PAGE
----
when the windows were closed and 51 μg/m3 when they were
open, allowing for maximum possible ventilation.34 Guidelines
from the US Environmental Protection Agency describe
concentrations of 40 μg/m3 as unhealthy for children and
other sensitive groups and 250 μg/m3 as hazardous for any
person.37 These documents provide accurate measurements of
the air quality in cars when someone is smoking and should
replace the 23 times figure favoured by some tobacco control
organizations.
A ban on smoking in cars is an extremely important public
health policy that has the potential to dramatically reduce the
amount of exposure to second-hand smoke experienced by
children.38 Legislation banning smoking in cars carrying children
has been enacted in several states or provinces in Australia,
the US and Canada.
Recommendations
We recommend that researchers and organizations stop using
the 23 times more toxic factoid because there appears to be
no evidence for it in the scientific literature. Instead, advocates
of smoking bans in cars should simply state that exposure
to second-hand smoke in cars poses a significant health
risk and that vulnerable children who cannot remove themselves
from this smoky environment must be protected. Further,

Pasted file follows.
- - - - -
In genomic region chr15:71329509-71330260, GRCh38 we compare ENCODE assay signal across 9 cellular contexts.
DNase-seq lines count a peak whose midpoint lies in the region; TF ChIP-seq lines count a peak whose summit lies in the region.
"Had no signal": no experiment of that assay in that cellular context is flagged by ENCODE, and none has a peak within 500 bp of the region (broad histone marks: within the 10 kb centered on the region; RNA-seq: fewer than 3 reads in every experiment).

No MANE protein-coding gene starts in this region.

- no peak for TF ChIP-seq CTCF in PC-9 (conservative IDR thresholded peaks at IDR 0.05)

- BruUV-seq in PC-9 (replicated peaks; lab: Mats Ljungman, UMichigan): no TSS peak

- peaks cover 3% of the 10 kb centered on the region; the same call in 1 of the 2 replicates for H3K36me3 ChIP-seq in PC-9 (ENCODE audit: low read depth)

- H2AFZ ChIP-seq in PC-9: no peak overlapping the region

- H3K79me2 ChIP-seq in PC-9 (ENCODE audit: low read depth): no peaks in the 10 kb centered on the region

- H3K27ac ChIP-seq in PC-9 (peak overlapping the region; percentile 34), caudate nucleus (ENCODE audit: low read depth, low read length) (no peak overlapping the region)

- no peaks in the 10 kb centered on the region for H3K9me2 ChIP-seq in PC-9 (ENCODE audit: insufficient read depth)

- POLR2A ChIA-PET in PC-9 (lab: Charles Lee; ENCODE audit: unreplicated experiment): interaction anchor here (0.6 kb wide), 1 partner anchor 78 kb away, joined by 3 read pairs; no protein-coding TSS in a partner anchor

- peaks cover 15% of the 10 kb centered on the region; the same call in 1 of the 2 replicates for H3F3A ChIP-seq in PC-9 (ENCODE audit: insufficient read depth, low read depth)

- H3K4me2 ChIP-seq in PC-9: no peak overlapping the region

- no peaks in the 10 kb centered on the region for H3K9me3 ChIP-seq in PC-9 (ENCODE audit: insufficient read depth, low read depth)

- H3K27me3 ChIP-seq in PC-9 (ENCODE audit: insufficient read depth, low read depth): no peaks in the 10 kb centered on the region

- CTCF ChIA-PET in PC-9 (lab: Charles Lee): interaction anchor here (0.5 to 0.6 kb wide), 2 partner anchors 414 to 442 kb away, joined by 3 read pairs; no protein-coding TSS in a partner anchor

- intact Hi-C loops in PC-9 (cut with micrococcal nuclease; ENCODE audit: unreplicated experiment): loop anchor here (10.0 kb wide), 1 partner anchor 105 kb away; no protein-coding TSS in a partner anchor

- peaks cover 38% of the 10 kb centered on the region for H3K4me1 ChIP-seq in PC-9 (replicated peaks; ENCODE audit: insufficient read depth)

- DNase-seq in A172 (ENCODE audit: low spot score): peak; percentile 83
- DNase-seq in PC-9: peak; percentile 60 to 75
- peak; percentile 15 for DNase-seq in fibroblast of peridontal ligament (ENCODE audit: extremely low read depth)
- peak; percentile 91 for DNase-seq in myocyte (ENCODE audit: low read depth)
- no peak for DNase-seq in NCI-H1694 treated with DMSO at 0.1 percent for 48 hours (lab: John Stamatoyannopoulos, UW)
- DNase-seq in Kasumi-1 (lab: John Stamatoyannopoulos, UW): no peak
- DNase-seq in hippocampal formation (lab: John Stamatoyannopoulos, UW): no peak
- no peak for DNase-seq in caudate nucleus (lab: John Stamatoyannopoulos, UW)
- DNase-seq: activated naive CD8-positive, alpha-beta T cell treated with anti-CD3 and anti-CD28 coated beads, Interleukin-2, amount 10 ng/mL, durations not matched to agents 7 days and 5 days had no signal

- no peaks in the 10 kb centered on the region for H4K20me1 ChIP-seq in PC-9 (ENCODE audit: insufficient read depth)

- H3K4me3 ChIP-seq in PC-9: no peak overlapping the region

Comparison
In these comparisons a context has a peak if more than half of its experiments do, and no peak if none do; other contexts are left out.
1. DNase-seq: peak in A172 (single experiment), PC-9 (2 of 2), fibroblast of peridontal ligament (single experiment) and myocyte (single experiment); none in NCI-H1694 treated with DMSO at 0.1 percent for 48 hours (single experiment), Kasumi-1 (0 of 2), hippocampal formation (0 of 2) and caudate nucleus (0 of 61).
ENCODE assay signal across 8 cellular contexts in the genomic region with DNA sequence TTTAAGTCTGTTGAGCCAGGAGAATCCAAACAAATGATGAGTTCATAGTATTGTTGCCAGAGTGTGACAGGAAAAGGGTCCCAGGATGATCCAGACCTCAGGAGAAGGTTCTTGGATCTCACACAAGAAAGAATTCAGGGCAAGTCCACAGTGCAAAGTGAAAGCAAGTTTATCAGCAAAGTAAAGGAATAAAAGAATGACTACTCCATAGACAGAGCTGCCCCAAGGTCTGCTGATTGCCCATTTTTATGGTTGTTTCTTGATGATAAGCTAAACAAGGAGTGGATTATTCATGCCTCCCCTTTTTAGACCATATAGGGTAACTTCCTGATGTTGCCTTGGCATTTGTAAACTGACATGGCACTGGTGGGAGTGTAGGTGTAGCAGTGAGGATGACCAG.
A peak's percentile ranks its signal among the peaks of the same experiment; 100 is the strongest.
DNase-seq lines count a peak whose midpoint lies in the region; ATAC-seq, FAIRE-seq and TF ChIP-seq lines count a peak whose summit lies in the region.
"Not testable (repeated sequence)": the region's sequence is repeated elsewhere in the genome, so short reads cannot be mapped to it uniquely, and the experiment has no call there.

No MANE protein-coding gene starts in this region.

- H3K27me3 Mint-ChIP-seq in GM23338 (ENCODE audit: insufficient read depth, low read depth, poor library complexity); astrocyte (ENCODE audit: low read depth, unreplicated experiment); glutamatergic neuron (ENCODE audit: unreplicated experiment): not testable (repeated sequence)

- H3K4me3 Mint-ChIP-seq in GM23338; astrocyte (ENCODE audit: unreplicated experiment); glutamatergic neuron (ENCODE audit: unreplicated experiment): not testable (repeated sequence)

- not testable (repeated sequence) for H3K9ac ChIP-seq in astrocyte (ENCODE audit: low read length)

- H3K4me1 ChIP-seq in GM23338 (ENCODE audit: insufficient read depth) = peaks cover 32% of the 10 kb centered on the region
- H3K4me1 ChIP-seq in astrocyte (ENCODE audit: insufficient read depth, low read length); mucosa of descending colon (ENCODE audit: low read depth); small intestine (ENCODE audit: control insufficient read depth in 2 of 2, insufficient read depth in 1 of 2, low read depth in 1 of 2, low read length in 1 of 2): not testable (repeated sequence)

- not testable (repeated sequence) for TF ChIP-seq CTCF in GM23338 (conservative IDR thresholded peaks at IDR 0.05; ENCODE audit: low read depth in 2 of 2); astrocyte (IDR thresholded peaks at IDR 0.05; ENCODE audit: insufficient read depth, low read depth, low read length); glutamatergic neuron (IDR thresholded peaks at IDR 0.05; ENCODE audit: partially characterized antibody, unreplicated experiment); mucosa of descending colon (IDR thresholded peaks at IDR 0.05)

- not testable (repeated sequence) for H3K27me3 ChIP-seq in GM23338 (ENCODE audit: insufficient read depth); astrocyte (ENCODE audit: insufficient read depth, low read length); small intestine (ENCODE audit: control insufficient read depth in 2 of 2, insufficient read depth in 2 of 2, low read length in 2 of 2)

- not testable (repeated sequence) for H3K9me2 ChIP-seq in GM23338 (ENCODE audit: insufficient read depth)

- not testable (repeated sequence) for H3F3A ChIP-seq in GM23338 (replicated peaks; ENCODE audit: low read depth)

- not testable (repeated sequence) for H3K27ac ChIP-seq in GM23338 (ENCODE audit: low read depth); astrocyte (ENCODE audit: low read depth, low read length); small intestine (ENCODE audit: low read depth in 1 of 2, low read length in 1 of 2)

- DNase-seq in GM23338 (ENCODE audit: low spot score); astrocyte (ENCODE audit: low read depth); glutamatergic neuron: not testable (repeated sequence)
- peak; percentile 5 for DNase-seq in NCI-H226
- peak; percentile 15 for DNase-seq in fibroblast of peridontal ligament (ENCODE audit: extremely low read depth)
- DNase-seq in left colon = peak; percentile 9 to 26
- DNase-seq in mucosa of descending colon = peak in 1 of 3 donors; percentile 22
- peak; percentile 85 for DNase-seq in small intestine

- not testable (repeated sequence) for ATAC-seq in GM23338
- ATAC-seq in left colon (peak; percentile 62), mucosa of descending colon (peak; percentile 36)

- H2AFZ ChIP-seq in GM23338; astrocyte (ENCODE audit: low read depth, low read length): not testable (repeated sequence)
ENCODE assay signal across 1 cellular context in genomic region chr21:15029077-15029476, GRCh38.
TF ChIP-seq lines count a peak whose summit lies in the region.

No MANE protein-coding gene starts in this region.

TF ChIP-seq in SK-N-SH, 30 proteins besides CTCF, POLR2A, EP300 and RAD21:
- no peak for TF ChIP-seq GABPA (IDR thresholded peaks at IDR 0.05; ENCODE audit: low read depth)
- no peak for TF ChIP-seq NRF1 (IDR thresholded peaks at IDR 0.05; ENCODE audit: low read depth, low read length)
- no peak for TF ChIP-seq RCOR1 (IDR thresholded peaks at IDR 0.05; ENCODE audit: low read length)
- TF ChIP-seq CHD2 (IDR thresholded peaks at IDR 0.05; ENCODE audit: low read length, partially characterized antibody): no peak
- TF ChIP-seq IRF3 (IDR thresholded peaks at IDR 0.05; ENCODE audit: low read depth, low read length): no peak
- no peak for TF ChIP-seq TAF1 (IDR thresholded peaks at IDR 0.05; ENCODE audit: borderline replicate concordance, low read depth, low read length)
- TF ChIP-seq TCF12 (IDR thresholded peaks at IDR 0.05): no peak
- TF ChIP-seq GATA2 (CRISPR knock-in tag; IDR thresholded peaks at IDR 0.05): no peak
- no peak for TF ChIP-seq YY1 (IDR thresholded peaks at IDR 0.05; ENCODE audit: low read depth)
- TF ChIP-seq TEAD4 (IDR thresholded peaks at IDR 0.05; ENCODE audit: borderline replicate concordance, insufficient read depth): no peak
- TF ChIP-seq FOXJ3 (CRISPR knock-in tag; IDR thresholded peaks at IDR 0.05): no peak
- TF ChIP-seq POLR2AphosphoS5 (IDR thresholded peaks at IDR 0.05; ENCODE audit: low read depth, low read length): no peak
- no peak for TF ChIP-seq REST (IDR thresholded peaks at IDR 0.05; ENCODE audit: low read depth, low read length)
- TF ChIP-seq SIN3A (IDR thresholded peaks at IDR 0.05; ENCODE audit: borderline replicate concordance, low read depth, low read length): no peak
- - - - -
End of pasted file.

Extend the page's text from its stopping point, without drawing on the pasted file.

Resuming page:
we recommend citing the 2006 study by Rees and Connelly34
as reliable evidence that the level of particulate matter
found in cars where smoking is allowed exceeds that in the
safety guidelines of the US Environmental Protection
Agency, particularly for children.
Basic steps can be taken to avoid dissemination of inaccurate
information. First, organizations publishing or communicating
research findings should adopt a strict policy of only citing original
sources for research findings; they should never rely on
secondary citing of reports or media articles. Second, peer
review processes should emphasize not only a critique of the
original content of papers and reports, but also the importance of
assessing accurate referencing of previously published research.
Finally, the broader lesson of our study is that researchers and
advocates can be highly effective partners in bringing about
change in public policy, but such partnerships can be jeopardized
by incomplete knowledge transfer. Researchers and advocates
should not be fearful of working closely together —
indeed, greater collaboration may help to ensure greater accuracy
in reporting research findings. This is a shared responsibility
and, as our paper demonstrates, advocates and journalists are
not the only ones who can misreport research findings.
This article has been peer reviewed.
Competing interests: None declared.
Contributors: Both Ross MacKenzie and Becky Freeman conceived of the
paper, conducted data collection and prepared the manuscript. Ross MacKenzie
prepared the figure, the appendix and the first draft of the manuscript.
Funding: Ross MacKenzie is funded by a 2006 research grant from the Cancer
Council New South Wales; Becky Freeman is funded by National Health
and Medical Research Council grant 396402, Future of Tobacco Control.
 
REFERENCES

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2001;30:1226-32.
2. Wilson A, Bonevski B, Jones A, et al. Media reporting of health interventions:
signs of improvement, but major problems persist. PLoS ONE 2009;4:e4831.
Available: http://www.pubmedcentral.nih.gov/articlerender.fcgi?artid=2652829